While there are certain risk factors for Alzheimer's disease that can't be controlled, research is beginning to offer more clues about the risk factors that can be.
But it's nothing too different from what you learned in elementary school.
“It's all the things we've heard about,” said Tonya Cox, vice president of education and programs for the Lexington Regional Office of the Alzheimer's Association, the world leader in Alzheimer research and support.
Eat your fruits and vegetables, get plenty of sleep and exercise, engage in social activities, challenge your mind.
Research suggests that all may help postpone or even prevent Alzheimer's by keeping the brain young. Increasing age is the greatest risk factor for the degenerative brain disorder that an estimated 4.5 million Americans are living with.
While the information is nothing too new, it is considered to be powerful knowledge regarding a disease that still has no identifiable cause, even though it was first described a century ago.
Knowing that a healthy lifestyle may prolong or prevent a disease that has reportedly more than doubled in Americans since 1980 should bring new meaning to the food guide pyramid or the great outdoors.
But it doesn't always work that logically.
Jeanne Barnes, director of dietary services at Harlan ARH Hospital, said it's “hard to say” why some individuals choose not to maintain a healthy diet when research has shown that even the smallest changes in lifestyle may delay or perhaps prevent Alzheimer's.
“I think it's everywhere. People have a hard time with (change). They won't change until something makes them change. Some people wait until it's too late,” Barnes said.
But living a healthier lifestyle doesn't mean making drastic changes. It's about small adjustments that often see huge responses from your body, Barnes said.
One mistake Barnes said she sees too often when individuals try to eat healthier is they attempt to cut certain food groups from their diet.
“Don't attempt any diet that eliminates anything,” she said, adding that by doing so the diet will be easier to maintain. “It's about portion control.”
According to the state Department for Public Health, heart disease and cancer are the primary causes of death across the state. The two diseases have also been associated with poor diet, psychological stress and a lack of physical activity, indicating a widespread trend of unhealthy lifestyles.
Still, because research is beginning to offer more clues about risk factors associated with Alzheimer's disease, scientists and health professionals are stressing that individuals take control of the factors that can be influenced.
“Research has given us a lot of reason to hope,” Cox said. “We can't control our age or our family history. But we know that a heart-healthy diet is a brain-healthy diet.”
And while the jury is still out on what contributing factor the environment might have in developing the disease, Cox said the environment likely plays some kind of a role.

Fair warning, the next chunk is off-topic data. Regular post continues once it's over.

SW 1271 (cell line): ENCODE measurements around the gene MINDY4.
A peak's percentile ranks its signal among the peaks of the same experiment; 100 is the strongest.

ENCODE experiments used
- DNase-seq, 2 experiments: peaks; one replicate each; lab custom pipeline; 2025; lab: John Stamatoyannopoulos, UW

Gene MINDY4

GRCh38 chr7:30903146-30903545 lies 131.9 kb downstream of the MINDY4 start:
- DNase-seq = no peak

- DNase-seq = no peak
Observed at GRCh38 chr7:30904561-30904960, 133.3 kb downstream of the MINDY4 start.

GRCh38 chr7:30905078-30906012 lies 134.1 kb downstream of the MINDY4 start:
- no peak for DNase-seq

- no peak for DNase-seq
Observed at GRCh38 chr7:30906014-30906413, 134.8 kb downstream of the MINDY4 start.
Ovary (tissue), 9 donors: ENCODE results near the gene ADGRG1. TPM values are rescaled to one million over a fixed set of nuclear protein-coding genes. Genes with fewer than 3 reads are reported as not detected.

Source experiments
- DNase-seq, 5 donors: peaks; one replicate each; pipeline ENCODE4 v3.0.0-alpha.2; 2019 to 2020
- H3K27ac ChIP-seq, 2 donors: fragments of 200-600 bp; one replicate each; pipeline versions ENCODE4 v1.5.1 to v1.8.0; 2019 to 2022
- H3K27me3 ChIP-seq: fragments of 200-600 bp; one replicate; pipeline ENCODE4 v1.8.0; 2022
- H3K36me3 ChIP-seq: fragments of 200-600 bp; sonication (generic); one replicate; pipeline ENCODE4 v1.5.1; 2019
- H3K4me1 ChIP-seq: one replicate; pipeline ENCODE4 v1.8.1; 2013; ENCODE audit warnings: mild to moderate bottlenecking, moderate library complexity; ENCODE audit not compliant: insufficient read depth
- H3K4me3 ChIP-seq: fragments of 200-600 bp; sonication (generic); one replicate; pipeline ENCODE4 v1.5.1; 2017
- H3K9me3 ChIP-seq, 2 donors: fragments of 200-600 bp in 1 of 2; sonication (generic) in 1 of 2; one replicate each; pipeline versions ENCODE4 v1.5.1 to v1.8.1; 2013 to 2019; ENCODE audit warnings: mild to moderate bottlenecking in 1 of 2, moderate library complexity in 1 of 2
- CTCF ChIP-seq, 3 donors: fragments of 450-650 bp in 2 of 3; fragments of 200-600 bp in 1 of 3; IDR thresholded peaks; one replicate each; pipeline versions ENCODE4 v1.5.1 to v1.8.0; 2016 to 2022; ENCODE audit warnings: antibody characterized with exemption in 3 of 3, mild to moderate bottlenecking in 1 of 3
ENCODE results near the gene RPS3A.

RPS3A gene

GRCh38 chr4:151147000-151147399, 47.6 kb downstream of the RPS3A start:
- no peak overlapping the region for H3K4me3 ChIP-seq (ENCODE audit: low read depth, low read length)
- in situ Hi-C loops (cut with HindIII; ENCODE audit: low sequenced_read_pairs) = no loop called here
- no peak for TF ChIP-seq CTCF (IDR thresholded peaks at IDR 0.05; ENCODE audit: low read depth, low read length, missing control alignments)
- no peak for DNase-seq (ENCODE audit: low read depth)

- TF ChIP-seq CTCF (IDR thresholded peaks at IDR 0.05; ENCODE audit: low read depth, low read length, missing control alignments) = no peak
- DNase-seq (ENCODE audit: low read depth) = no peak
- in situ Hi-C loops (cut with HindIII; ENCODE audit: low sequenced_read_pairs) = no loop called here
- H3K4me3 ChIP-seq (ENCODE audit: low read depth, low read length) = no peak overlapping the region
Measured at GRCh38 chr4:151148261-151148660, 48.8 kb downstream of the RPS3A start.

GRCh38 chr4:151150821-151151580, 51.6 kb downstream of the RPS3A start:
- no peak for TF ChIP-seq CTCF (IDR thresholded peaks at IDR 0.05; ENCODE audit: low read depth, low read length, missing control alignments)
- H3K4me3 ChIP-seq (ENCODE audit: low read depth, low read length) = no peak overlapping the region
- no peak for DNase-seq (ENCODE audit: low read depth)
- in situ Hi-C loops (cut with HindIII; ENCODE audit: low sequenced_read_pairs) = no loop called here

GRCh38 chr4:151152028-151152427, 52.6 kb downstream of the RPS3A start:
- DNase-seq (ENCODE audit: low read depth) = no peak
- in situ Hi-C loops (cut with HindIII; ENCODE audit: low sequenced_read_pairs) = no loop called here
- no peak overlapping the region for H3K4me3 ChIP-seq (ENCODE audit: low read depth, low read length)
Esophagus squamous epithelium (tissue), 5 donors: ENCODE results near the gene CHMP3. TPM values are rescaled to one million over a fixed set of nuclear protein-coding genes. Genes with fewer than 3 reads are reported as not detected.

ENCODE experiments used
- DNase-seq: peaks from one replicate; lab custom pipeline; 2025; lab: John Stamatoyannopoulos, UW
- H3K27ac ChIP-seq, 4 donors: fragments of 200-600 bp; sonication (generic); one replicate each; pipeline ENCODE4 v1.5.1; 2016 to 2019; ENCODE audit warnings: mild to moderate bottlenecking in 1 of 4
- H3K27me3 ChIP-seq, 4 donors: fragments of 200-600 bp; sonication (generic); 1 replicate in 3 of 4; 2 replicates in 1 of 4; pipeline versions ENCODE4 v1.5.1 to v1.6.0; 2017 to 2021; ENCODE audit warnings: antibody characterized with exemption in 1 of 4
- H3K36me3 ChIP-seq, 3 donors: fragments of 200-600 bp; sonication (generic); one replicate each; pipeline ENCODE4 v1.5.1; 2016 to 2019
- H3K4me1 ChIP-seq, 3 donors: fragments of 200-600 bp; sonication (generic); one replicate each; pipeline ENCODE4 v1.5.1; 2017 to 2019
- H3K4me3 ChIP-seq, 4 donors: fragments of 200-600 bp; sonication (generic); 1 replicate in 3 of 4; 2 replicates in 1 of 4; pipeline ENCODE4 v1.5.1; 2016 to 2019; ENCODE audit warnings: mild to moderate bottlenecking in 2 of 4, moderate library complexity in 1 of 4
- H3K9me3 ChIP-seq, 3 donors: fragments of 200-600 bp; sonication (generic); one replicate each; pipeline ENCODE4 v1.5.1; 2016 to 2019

“That's part of the research. To date, there is nothing significant in regards to the environment,” she said.
There are an estimated 74,000 Kentuckians and approximately 4,000 Cumberland Valley residents suffering from Alzheimer's, Cox said. The state's estimate is expected to jump by 30 percent over the next 20 years, and no one area in the state appears to be more affected by the disease, she said.
The disease does, however, differ among states because some, including Florida, have more of an aging population, Cox said. Alzheimer's has also moved into younger populations, prompting more and more federal funding requests for continued research into possible treatments and, ultimately, a cure.
The Alzheimer's Association predicts that, by 2050, the number of individuals with the disease could range from 11.3 million to 16 million.
For those who are concerned about the risks associated with Alzheimer's, especially those who have a family history of the disease, Cox suggests considering what research has indicated.
“If you have a family history, look at the steps to take (to prevent the disease). You can't change your family history, but you can change your lifestyle,” she said.
According to the Alzheimer's Association, a brain-healthy diet is one that aims to reduce the risks of heart disease and diabetes, encourages good blood flow to the brain and is low in fat and cholesterol.
The association recommends that health-conscious eaters strive for foods rich in HDL, or “good,” cholesterol, which may help protect brain cells. Other foods that appear to protect brain cells include dark-skinned fruits and vegetables, which have the highest levels of naturally occurring antioxidants; cold water fish (salmon, trout and tuna), which contain the beneficial omega-3 fatty acids; and some nuts (pecans, almonds and walnuts), which are rich in vitamin E.
Daily vitamins and mental activities - such as reading, writing or working a crossword puzzle - are also encouraged.
(November is National Alzheimer's Disease Awareness Month. This is part two of a three-part series on the mystery of Alzheimer's, how the disease is changing and what health professionals are predicting for the future)